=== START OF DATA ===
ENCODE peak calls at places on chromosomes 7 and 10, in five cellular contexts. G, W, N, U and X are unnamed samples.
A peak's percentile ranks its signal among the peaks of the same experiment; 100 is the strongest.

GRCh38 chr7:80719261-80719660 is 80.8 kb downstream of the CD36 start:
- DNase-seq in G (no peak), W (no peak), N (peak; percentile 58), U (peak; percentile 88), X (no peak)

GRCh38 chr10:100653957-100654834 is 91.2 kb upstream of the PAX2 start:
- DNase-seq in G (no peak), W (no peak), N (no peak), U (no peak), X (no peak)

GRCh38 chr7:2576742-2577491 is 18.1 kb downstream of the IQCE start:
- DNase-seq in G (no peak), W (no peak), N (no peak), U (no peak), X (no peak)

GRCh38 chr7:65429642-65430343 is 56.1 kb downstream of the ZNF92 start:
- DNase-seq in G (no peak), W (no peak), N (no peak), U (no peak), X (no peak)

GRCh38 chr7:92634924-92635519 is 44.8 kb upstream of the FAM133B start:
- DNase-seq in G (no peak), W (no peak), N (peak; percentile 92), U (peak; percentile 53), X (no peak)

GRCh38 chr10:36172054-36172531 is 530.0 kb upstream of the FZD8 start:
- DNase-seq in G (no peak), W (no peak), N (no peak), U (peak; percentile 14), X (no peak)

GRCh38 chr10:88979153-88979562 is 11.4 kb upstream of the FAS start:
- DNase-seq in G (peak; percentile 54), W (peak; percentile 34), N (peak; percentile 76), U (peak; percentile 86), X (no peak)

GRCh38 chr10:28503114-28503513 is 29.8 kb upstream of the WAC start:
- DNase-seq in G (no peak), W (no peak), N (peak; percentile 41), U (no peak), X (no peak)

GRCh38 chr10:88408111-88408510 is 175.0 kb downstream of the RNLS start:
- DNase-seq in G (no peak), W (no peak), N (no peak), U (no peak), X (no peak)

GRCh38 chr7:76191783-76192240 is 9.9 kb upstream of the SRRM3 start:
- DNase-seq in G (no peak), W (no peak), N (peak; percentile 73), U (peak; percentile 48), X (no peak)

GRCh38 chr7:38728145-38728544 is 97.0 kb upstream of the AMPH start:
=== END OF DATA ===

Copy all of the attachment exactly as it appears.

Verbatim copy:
ENCODE peak calls at places on chromosomes 7 and 10, in five cellular contexts. G, W, N, U and X are unnamed samples.
A peak's percentile ranks its signal among the peaks of the same experiment; 100 is the strongest.

GRCh38 chr7:80719261-80719660 is 80.8 kb downstream of the CD36 start:
- DNase-seq in G (no peak), W (no peak), N (peak; percentile 58), U (peak; percentile 88), X (no peak)

GRCh38 chr10:100653957-100654834 is 91.2 kb upstream of the PAX2 start:
- DNase-seq in G (no peak), W (no peak), N (no peak), U (no peak), X (no peak)

GRCh38 chr7:2576742-2577491 is 18.1 kb downstream of the IQCE start:
- DNase-seq in G (no peak), W (no peak), N (no peak), U (no peak), X (no peak)

GRCh38 chr7:65429642-65430343 is 56.1 kb downstream of the ZNF92 start:
- DNase-seq in G (no peak), W (no peak), N (no peak), U (no peak), X (no peak)

GRCh38 chr7:92634924-92635519 is 44.8 kb upstream of the FAM133B start:
- DNase-seq in G (no peak), W (no peak), N (peak; percentile 92), U (peak; percentile 53), X (no peak)

GRCh38 chr10:36172054-36172531 is 530.0 kb upstream of the FZD8 start:
- DNase-seq in G (no peak), W (no peak), N (no peak), U (peak; percentile 14), X (no peak)

GRCh38 chr10:88979153-88979562 is 11.4 kb upstream of the FAS start:
- DNase-seq in G (peak; percentile 54), W (peak; percentile 34), N (peak; percentile 76), U (peak; percentile 86), X (no peak)

GRCh38 chr10:28503114-28503513 is 29.8 kb upstream of the WAC start:
- DNase-seq in G (no peak), W (no peak), N (peak; percentile 41), U (no peak), X (no peak)

GRCh38 chr10:88408111-88408510 is 175.0 kb downstream of the RNLS start:
- DNase-seq in G (no peak), W (no peak), N (no peak), U (no peak), X (no peak)

GRCh38 chr7:76191783-76192240 is 9.9 kb upstream of the SRRM3 start:
- DNase-seq in G (no peak), W (no peak), N (peak; percentile 73), U (peak; percentile 48), X (no peak)

GRCh38 chr7:38728145-38728544 is 97.0 kb upstream of the AMPH start: